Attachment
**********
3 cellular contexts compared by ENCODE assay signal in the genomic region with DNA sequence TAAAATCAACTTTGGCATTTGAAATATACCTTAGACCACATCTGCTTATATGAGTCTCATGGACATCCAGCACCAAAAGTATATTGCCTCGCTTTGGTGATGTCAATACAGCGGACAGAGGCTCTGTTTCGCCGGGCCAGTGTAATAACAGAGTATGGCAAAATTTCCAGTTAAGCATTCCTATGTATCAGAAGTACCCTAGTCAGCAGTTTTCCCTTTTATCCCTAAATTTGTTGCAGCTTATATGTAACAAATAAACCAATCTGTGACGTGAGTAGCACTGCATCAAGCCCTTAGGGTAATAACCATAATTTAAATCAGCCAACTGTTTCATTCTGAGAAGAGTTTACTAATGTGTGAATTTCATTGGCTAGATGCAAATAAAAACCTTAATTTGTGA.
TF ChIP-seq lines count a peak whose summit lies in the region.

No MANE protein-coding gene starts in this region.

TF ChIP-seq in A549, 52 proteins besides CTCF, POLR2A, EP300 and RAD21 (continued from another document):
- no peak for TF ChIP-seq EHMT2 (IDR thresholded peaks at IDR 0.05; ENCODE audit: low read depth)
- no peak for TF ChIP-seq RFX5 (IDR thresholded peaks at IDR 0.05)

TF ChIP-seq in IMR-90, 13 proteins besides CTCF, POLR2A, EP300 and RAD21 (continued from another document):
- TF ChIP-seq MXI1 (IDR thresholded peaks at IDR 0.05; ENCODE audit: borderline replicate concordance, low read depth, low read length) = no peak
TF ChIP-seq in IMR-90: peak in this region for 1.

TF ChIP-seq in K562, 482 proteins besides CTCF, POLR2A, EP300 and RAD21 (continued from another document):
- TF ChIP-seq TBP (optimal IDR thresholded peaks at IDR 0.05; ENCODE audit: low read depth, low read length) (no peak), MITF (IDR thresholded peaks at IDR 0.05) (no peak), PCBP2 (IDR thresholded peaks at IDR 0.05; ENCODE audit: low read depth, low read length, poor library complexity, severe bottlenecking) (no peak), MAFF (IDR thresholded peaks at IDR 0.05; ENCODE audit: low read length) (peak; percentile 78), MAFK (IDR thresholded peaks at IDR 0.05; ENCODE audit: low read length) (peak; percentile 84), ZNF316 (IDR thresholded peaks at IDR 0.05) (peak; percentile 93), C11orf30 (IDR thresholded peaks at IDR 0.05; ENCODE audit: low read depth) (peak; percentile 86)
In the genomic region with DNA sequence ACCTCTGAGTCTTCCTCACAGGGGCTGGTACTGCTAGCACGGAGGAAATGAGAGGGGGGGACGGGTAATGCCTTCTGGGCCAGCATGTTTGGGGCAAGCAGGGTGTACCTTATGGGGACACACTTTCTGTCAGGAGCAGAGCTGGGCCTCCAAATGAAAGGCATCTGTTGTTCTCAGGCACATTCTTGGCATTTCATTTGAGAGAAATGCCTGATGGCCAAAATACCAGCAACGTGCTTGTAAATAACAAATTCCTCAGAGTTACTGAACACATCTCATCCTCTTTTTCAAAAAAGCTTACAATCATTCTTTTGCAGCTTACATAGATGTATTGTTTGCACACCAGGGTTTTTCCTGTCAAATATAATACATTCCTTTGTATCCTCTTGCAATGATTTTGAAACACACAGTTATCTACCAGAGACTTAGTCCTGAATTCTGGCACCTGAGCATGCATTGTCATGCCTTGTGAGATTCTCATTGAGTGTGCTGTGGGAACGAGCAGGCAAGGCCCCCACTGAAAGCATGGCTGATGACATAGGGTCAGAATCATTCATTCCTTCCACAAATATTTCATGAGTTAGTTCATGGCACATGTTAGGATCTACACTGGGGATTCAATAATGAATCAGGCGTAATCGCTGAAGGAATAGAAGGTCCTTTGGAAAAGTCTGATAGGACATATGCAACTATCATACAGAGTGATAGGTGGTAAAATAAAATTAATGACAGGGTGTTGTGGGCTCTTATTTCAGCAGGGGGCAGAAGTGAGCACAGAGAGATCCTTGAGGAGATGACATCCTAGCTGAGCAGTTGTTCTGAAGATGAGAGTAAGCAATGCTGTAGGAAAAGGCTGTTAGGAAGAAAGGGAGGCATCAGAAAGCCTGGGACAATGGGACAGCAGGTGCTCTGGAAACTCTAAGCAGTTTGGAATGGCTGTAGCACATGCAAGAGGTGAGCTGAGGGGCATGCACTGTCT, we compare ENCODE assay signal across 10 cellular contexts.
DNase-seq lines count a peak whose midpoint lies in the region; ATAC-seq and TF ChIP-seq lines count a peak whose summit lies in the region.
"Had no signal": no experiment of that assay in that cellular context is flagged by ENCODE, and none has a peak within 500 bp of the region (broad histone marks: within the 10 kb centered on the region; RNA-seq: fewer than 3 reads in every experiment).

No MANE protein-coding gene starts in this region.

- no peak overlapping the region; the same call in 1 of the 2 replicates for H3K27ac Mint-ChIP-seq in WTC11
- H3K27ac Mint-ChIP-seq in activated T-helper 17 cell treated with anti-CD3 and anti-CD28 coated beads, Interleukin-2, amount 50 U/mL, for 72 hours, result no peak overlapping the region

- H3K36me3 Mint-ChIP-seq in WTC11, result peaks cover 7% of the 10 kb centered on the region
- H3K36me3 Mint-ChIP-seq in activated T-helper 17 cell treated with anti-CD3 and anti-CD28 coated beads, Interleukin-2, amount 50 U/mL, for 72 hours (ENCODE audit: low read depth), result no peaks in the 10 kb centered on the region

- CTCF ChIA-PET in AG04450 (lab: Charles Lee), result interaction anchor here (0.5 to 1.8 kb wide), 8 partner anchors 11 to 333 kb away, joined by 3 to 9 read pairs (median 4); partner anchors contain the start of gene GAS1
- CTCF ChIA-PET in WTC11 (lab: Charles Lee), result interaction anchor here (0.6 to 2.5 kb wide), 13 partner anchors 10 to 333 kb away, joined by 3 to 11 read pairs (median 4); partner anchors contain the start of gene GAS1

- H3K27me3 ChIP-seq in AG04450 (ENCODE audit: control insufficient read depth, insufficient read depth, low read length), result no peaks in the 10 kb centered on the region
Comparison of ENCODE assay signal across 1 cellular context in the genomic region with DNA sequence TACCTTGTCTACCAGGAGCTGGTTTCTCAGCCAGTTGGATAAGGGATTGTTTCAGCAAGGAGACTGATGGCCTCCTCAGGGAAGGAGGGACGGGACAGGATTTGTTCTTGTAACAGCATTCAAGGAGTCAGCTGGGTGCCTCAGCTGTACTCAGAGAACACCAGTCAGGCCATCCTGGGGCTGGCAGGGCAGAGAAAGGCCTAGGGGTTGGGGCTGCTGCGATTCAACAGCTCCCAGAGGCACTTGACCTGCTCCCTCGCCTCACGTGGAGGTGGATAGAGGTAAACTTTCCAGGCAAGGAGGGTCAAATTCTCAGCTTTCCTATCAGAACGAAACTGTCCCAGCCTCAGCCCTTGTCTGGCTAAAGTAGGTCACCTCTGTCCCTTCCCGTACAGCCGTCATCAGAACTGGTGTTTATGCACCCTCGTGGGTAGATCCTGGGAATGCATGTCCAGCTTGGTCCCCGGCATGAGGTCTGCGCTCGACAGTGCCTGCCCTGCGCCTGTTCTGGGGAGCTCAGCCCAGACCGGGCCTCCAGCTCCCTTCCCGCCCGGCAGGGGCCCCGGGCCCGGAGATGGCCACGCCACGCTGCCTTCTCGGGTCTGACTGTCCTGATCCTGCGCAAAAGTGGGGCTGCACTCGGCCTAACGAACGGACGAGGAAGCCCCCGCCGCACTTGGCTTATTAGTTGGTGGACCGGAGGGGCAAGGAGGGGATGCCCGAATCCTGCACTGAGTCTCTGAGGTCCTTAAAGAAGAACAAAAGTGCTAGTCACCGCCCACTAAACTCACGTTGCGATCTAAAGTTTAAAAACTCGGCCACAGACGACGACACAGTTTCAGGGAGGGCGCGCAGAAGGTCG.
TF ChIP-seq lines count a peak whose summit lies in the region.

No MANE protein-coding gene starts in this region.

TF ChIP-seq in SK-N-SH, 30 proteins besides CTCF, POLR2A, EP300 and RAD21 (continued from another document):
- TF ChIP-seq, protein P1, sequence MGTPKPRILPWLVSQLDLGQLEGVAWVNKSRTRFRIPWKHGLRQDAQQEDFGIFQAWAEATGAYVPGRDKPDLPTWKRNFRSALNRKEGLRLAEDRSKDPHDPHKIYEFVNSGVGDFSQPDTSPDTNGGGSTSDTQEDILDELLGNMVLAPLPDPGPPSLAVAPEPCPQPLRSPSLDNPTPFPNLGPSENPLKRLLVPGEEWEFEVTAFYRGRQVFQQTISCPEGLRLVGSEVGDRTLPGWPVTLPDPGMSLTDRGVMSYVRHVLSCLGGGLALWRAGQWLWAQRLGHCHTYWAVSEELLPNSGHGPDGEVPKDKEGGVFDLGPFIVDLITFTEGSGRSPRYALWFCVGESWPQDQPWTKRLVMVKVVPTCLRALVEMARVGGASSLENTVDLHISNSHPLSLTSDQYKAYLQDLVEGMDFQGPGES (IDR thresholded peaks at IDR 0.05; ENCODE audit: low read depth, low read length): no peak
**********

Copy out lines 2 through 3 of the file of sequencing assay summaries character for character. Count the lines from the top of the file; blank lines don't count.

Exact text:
TF ChIP-seq lines count a peak whose summit lies in the region.

No MANE protein-coding gene starts in this region.